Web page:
Installing & Configuring VMware vCenter Orchestrator or Life Cycle Manager (LCM)
UPDATED 15 May 2009
For vCenter Orchestrator, first start the vCenter Orchestrator services via services.msc from your vCenter server.
Then browse to http://
Default username/password: vmware/vmware
*** Another note: In vCenter Orchestrator, I use UPN format for username (e.g. email@example.com)
I recently noticed that VMware was offering a 30-day trial version of their new product, Life Cycle Manager. This product came about through the acquisition of Dunes Technologies back in Q3 of 2007, and it was formerly known as the Virtual Machine Orchestrator (VMO branding is still in the new product).
After attempting to run through the installer on a sandbox Windows 2003 server, and subsequently getting a headache, I realized there was a virtual appliance available for download - perfect. Simply download the virtual appliance, turn it on, check to see what IP address it receives and then point your web browser to it, e.g. http://192.168.3.45
The first step is to change the default password ('vmware') to something more secure, that's done on the General Tab --> Change Password.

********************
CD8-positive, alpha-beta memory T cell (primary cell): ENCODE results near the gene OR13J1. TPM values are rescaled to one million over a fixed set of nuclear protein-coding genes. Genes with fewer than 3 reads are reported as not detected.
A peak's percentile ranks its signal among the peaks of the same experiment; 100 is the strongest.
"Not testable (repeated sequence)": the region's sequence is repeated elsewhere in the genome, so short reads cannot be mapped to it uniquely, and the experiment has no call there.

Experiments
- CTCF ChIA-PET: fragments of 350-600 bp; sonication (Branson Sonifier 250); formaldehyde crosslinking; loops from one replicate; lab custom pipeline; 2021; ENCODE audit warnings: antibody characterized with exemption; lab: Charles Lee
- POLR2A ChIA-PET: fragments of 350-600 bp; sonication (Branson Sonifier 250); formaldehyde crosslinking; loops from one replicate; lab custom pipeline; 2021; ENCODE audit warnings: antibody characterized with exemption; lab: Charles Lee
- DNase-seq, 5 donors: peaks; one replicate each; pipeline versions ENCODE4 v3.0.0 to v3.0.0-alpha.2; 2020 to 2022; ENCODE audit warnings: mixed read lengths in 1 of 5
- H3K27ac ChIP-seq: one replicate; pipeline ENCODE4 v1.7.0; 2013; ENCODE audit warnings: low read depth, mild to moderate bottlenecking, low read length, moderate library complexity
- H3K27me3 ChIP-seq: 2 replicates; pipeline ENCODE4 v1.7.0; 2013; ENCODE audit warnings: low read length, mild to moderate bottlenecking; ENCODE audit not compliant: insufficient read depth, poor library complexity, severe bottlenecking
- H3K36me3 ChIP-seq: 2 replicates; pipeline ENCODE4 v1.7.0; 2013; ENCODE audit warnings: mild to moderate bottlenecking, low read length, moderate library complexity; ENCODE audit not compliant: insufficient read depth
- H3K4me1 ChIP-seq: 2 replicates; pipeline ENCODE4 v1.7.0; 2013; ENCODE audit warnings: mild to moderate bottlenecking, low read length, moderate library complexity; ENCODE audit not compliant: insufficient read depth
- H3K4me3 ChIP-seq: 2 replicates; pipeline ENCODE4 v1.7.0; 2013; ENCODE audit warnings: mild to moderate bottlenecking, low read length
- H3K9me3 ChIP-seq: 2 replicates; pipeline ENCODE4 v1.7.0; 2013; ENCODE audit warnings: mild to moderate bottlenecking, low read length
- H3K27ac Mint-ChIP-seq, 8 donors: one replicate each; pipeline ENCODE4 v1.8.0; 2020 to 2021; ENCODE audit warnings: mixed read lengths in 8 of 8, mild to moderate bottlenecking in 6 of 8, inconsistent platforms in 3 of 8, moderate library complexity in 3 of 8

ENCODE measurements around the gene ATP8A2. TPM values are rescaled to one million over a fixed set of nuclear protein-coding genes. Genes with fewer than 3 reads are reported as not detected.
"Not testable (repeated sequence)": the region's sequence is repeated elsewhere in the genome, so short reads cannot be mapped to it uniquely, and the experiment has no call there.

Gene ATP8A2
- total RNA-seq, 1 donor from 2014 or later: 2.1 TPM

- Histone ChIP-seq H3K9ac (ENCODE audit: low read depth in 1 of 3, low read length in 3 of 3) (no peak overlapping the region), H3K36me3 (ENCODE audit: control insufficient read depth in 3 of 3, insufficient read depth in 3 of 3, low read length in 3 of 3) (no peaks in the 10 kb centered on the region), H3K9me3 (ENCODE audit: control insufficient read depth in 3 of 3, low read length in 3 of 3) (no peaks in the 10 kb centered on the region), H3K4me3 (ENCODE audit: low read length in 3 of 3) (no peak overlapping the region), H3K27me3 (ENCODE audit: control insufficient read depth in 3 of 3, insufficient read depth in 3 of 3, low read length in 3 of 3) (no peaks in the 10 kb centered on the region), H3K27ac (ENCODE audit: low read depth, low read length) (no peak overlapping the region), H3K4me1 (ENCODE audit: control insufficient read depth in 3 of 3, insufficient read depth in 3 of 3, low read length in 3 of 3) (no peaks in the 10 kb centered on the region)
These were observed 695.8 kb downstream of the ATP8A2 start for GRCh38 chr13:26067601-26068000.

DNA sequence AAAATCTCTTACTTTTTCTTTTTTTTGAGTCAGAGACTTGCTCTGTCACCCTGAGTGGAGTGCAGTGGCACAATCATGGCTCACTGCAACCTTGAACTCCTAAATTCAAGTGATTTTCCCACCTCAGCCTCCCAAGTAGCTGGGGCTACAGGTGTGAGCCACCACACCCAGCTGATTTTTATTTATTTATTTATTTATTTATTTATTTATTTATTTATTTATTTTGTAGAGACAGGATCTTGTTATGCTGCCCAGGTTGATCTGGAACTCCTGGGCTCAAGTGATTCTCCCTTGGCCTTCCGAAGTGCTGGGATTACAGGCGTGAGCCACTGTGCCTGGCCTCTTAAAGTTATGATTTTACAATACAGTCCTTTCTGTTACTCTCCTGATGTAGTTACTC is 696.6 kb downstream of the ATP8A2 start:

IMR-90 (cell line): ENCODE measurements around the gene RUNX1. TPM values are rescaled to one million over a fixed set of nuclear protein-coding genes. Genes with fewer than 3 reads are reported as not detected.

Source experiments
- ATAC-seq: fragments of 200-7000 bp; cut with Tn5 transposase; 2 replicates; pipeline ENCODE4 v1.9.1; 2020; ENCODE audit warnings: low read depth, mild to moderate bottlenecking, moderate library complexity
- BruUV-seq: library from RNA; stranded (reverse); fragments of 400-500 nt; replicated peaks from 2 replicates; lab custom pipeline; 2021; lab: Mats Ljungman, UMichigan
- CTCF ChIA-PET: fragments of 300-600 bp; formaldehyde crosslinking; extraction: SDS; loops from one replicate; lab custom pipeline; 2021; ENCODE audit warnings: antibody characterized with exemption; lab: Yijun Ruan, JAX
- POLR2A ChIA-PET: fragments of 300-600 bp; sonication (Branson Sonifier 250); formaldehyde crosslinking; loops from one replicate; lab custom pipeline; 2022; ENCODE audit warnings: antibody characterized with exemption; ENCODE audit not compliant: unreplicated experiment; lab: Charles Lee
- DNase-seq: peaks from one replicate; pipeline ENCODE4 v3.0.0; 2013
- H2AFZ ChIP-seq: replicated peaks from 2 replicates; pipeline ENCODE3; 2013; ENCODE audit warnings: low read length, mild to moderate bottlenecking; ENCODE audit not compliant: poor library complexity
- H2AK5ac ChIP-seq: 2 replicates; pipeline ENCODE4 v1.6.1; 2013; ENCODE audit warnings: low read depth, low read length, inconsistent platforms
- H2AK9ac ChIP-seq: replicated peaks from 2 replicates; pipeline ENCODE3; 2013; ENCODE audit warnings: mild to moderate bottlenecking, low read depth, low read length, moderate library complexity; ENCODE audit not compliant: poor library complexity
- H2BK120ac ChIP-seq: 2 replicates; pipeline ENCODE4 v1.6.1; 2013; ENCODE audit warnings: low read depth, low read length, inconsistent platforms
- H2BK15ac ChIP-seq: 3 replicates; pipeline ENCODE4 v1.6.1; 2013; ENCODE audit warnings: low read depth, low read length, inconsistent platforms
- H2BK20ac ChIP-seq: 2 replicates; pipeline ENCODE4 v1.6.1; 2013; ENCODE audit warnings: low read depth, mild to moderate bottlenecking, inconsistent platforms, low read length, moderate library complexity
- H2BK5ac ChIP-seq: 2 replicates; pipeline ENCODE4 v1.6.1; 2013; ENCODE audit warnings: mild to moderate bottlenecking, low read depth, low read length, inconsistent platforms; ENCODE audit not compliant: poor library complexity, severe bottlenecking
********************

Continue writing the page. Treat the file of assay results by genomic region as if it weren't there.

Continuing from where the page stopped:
Next, setup the Network configuration.
The typical path is:
Once you've done that successfully, you should see the VMware certificate listed.
On to the most exciting configuration component, LDAP!
The default is OpenLDAP running on the appliance, but that's no fun at all. Most people will be in an Active Directory environment, so let's configure it for that, shall we?
If you don't know the full path, you can also find this from the magical command line with dsquery:
Now, off to the LDAP Lookup Paths. There are three fields here and they are explained below:
If you've done everything correctly (highly unlikely in your first attempt), you will successfully pass the _Test Login_ tab. If you were successful on your first go, pat yourself on the back and open up a bottle of Luc Pirlet's Syrah-Mourvèdre en Fût de Chêne.
On the _Database_ tab, feel free to use the built-in PostgreSQL. It's fine for testing.
The _Server Certificate_ tab should already be taken care of, so move on.
The _Licenses_ tab is where you will need to import your trial license that you receive from VMWare upon successfully registering for the download.
The _Server_ tab is where you go to stop and start services.
The _VMware Virtual Infrastructure 3 (1.3.0)_ tab is another prerequisite to being able to actually USE LCM.
Enter the necessary information, as shown below:
You can also configure SNMP or SMTP if you'd like. The default for SMTP will be to use the appliance.
Now you're ready to login. Fire up the VMO client and enter your Active Directory account that's a member of the VMO Admin Group, defined above.
Upon logging in you should see a screen that looks like this:
...I will cover actually using LCM in a soon to be posted future article.
- Jason Langone